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Welcome to the Instagram blog! See how Instagrammers are capturing and sharing the world's moments through photo and video features, user spotlights, tips and news from Instagram HQ.

How I Shoot: Dodging and Burning, by Finn Beales

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How I Shoot How I Shoot is a series where we ask Instagrammers to tell us about their photo-taking processes. In this post, Finn Beales (@finn) explains “dodging and burning,” a  photo-editing technique popularized by American photographer Ansel Adams.

Vantage Point: I generally look for a strong central focal point. A roadway, tree or something else that sits smack in the center of the frame.

Shooting: I shoot with the iPhone native camera app and usually expose my pictures to a mid-tone, bringing back areas that I want to highlight during processing. There’s often a lot of detail in the sky, as well as the shadows, and it’s a shame to lose this. Double tap an area on the screen that is closest to the midpoint between black and white (i.e gray). This will give you the best exposure for all the elements in the frame. 

Editing: For this photo, I made edits using Snapseed. First, use Tune image > Ambiance at about 30% to put some life back into the picture. Next, choose the selective adjust tool and add points to areas of the image that you want to enhance. I generally work with the light already in the picture. It’s a simple process of brightening the highlights and darkening the shadows, always working to isolate the subject at the center of the frame. This technique is called dodging and burning, and the legendary Ansel Adams was a master of it (although he used chemicals to get the effect as opposed to a swipe of the finger!).

When you’re finished editing in Snapseed, save the photo and then apply an Instagram filter that tones the image according to your preference. In this case, I used Sierra.

Photos: Journey to Antarctica

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Travel photographer JD Andrews (right) on board the MS Expedition to Antarctica

Travel photographer + @gadventures-blogger JD Andrews (@earthxplorer) recently took a trip to his seventh and last continent: Antarctica. JD boarded the MS Expedition in Ushuaia, a city at the southern tip of Argentina, and snapped photos as the ship negotiated the frigid waters of Drake Passage on its way to the Antarctic Peninsula. Take a look at the photos of ice glaciers, penguins and beautiful landscapes he encountered on his journey.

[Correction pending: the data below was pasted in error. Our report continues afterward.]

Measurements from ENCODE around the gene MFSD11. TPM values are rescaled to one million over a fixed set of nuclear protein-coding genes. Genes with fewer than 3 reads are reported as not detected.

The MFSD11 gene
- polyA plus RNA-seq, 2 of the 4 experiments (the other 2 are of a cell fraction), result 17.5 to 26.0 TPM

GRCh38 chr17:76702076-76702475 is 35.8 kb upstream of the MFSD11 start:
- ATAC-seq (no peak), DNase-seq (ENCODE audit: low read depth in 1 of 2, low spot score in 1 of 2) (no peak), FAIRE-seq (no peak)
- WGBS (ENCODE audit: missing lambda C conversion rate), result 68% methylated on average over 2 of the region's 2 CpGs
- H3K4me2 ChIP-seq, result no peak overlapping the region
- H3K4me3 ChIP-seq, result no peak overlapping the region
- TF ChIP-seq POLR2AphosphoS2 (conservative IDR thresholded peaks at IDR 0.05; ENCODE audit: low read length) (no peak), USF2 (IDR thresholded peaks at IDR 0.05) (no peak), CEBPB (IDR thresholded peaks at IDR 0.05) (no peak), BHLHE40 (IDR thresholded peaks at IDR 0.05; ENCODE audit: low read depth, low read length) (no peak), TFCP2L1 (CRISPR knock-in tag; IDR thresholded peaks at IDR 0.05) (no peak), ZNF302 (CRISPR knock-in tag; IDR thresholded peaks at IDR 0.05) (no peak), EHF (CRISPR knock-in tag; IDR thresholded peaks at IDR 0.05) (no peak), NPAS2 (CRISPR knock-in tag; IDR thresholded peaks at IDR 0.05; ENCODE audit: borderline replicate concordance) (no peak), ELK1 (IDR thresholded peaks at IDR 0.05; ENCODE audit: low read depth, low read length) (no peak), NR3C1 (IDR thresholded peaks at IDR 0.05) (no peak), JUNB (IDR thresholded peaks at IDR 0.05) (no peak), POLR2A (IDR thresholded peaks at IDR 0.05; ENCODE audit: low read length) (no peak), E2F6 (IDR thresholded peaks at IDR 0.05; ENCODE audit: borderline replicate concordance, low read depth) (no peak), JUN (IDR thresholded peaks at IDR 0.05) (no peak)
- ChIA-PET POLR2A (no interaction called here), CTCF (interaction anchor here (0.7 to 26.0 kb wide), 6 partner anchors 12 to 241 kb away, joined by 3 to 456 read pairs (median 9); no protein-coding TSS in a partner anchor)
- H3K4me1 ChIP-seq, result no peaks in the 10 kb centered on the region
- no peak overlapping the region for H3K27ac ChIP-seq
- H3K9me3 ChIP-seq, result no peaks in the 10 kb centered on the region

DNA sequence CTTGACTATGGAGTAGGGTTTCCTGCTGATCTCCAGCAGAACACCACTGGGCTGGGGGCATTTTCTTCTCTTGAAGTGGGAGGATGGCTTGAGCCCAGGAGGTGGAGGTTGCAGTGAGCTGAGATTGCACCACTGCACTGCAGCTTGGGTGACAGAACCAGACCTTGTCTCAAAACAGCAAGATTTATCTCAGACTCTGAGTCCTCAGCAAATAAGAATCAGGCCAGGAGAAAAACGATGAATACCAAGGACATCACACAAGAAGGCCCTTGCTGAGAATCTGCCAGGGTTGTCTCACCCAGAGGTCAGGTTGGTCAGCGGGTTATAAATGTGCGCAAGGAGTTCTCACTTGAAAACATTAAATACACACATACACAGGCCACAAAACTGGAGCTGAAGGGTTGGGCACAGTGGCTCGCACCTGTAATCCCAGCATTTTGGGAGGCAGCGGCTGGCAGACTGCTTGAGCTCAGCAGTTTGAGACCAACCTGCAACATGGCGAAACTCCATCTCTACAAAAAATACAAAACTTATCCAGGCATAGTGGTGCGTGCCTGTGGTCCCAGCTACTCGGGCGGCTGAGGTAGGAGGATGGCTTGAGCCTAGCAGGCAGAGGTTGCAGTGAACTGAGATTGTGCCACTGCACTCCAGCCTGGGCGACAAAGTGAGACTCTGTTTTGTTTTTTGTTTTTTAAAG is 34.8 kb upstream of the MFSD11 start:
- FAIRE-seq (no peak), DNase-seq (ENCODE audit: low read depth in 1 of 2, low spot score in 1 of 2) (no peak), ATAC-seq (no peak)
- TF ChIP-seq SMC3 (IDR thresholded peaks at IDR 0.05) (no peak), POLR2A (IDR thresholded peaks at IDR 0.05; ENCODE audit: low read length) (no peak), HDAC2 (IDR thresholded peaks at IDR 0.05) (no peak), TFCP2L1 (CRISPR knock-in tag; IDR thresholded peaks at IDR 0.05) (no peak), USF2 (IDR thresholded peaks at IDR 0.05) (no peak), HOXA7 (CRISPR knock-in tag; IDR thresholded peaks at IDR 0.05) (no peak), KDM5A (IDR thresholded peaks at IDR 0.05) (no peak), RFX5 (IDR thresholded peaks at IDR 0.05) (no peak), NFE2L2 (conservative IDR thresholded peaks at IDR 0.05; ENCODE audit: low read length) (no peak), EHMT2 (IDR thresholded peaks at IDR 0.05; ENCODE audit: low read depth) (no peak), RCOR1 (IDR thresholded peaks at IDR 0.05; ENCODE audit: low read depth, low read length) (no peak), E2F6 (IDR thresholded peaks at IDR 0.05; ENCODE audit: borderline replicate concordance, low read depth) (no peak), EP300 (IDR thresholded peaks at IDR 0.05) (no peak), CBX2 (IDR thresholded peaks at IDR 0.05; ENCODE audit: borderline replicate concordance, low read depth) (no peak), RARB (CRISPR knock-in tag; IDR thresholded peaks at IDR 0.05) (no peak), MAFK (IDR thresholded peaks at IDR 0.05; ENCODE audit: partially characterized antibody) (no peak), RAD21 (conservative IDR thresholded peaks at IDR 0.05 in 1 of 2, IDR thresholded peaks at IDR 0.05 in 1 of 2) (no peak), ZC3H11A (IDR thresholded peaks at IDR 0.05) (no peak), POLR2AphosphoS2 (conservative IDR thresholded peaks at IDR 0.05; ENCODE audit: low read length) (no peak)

Do you know anyone documenting their travels on Instagram? Reblog this post and let us know in the comments!

Featured: @thiswildidea’s Portrait of America

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Name: Theron Humphrey, @thiswildidea

Bio: Meeting folks, loving folks, living the dream.

Website: thiswildidea.com

Location: USA

Theron Humphrey is traveling across the United States on a quest to meet 1 new person a day, every day, for 365 days. His goal is to create a huge portrait of America, visiting all 50 states, driving 40,000 miles, meeting and photographing folks daily for one year. Want to be part of the project? You can change Theron’s route by signing up at thiswildidea.com — you may even get to meet his amazing balancing coonhound Maddie!

One morning I woke up and realized how amazing it would be to hear my mom’s voice before she had me, or to hear my great-grandparents’ voices. To see them living their everyday. I’ve always admired folks who’ve traveled the country and photographed America. A lot have done it. And done it better than me. But something that was missing for me were folks’ names. I wanted to know that the photographers loved their subjects, that they shook people’s hands and told ‘em that they matter. So This Wild Idea is me getting out there and doing that: living my dream.

What I found out there is that everyone has a story, even if they don’t think so. Most folks want to be heard; they just want someone to listen. And after 200+ days of using my camera every single day, I found you can make a compelling photograph anywhere, even if it’s raining and you don’t want to get out of bed. Every story is worth telling! Life is beautiful when you become interested in grandmothers planting heirloom seeds in their backyards.